Another study disproves global warming ‘hiatus’

Scientists use the Argo system, a fleet of over 4,000 floats, to track ocean temperatures and other data. Photo by Argo

BERKELEY, Calif., Jan. 6 (UPI) — There was no “global warming hiatus” between 1998 and 2012. New research by scientists at the University of California, Berkeley, confirmed the conclusion of the National Oceanic and Atmospheric Administration.

Climate change deniers previously pointed to the supposed slowdown in rising surface temperatures as proof global warming was a hoax. But a 2015 study by NOAA scientists showed the hiatus was a statistical illusion created by changes in the way scientists measure ocean surface temperatures.

Modern buoys — which have assumed most ocean observation duties over the last two decades — tend to record cooler surface temperatures than ship-based systems, even when measuring the same ocean water at the same time. Most ships measure the temperature of ocean water pumped through the engine room, which tends to be warmer. Buoys measure ocean water in situ.

The 2015 NOAA study, published in the journal Science, showed the buoys’ “cold bias” explained the hiatus.

The new study by scientists at Berkeley — published this week in the journal Science Advances — corroborates NOAA’s analysis. The study looked at ocean temperature data collected by buoys, satellites and robotic floats, and determined ocean temperatures have continued to rise at an accelerated rate since 1970.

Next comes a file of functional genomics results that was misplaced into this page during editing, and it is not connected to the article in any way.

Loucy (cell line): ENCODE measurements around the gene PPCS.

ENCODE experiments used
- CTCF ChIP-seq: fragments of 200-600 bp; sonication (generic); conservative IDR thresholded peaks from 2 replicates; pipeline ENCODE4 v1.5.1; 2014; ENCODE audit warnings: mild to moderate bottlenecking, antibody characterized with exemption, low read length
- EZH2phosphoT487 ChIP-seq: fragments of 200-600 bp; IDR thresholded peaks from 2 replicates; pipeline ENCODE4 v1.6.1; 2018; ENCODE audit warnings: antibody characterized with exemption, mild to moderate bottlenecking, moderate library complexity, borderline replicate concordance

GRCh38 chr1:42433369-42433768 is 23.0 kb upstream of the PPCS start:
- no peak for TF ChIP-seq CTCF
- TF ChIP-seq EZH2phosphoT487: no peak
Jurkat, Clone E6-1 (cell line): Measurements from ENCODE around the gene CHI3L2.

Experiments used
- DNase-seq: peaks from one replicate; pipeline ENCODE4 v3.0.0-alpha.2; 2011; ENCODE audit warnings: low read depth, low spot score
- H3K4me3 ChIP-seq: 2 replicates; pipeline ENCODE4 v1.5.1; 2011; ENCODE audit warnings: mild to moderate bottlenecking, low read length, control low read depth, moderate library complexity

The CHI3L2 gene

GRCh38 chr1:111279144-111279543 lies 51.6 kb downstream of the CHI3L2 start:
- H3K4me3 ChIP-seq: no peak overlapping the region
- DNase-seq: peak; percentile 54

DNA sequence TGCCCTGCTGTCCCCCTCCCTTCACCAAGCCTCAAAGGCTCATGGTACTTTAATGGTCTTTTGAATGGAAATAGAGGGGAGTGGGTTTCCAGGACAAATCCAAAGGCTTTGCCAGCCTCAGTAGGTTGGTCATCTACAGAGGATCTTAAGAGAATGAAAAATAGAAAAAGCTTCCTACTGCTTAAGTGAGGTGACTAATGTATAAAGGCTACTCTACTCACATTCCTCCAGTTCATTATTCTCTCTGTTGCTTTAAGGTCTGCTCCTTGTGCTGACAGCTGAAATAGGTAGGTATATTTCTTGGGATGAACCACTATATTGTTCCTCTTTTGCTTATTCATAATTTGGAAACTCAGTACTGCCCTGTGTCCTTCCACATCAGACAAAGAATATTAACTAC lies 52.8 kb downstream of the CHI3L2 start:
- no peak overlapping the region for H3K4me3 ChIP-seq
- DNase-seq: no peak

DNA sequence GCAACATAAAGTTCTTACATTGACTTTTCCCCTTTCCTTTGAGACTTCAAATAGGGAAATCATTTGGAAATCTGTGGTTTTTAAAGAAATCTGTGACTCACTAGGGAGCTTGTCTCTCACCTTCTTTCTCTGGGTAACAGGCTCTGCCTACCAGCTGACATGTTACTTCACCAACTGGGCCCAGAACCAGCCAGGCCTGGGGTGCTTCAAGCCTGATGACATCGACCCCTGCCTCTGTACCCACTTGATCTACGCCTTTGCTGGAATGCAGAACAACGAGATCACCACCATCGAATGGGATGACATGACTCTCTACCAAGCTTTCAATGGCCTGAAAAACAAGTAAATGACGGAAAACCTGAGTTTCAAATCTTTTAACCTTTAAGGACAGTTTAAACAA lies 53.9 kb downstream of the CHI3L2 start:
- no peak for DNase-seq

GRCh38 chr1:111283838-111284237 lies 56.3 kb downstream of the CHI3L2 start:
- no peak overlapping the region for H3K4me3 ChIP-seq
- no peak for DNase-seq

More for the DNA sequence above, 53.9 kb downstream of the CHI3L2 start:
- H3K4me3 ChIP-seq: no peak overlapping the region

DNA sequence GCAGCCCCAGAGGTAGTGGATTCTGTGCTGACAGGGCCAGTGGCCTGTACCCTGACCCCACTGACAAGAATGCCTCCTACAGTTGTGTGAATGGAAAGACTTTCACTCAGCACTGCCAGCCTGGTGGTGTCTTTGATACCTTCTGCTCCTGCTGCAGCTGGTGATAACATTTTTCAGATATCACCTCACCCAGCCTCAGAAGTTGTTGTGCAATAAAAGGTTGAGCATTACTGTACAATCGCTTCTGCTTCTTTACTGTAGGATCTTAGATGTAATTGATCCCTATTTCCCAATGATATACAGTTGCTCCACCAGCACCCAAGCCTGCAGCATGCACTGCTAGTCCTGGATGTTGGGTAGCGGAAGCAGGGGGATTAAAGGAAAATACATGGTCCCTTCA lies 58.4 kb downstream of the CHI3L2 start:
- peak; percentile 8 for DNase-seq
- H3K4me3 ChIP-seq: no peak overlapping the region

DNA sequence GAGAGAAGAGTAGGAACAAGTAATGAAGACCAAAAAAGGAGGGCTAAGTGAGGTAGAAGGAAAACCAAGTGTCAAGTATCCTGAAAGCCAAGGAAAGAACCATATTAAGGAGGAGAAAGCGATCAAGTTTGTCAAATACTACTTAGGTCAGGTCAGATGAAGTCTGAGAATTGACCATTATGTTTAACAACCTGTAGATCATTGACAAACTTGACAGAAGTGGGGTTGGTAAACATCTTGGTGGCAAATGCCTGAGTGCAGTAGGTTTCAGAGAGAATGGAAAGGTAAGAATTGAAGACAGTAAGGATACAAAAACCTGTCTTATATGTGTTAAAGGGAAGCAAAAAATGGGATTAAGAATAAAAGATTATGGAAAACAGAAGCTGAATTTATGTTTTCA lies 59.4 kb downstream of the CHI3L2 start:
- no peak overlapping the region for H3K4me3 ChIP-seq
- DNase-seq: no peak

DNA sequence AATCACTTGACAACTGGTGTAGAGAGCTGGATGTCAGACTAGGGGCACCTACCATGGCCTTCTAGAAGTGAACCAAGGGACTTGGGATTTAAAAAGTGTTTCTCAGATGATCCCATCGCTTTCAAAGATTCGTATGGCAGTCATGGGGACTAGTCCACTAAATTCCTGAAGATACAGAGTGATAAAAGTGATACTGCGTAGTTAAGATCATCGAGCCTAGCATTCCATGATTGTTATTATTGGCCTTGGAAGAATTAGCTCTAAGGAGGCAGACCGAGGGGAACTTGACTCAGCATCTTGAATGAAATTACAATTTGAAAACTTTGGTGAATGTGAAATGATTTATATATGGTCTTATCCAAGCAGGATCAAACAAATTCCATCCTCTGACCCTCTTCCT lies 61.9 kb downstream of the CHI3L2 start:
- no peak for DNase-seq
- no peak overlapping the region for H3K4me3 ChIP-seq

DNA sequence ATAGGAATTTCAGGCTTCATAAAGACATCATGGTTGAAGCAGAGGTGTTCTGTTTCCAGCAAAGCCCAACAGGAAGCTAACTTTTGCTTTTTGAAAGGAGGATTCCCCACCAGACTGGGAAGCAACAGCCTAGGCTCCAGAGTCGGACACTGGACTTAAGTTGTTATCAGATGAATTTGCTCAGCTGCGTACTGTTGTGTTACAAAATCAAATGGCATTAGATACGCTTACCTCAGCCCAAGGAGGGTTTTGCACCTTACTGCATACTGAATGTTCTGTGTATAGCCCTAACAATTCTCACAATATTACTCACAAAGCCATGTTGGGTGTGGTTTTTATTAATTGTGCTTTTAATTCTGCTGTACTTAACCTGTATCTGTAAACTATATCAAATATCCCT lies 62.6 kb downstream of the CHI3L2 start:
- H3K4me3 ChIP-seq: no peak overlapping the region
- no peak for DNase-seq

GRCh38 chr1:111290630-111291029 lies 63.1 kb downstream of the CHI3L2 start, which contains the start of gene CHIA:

“Our results mean that essentially NOAA got it right, that they were not cooking the books,” lead study author Zeke Hausfather said in a news release.

Instead of trying to combine older ship data with newer buoy data, Berkeley scientists looked at different data sources independently.

“Only a small fraction of the ocean measurement data is being used by climate monitoring groups, and they are trying to smush together data from different instruments, which leads to a lot of judgment calls about how you weight one versus the other, and how you adjust for the transition from one to another,” Hausfather explained. “So we said, ‘What if we create a temperature record just from the buoys, or just from the satellites, or just from the Argo floats, so there is no mixing and matching of instruments?'”

Each separate dataset showed the same trend: over the last 20 years, Earth’s oceans warmed an average of 0.12 degrees Celsius per decade. The warming trend measured during the second half of the 20th century has continued into the 21st.

“People don’t get much credit for doing studies that replicate or independently validate other people’s work,” Hausfather said. “But, particularly when things become so political, we feel it is really important to show that, if you look at all these other records, it seems these researchers did a good job with their corrections.”


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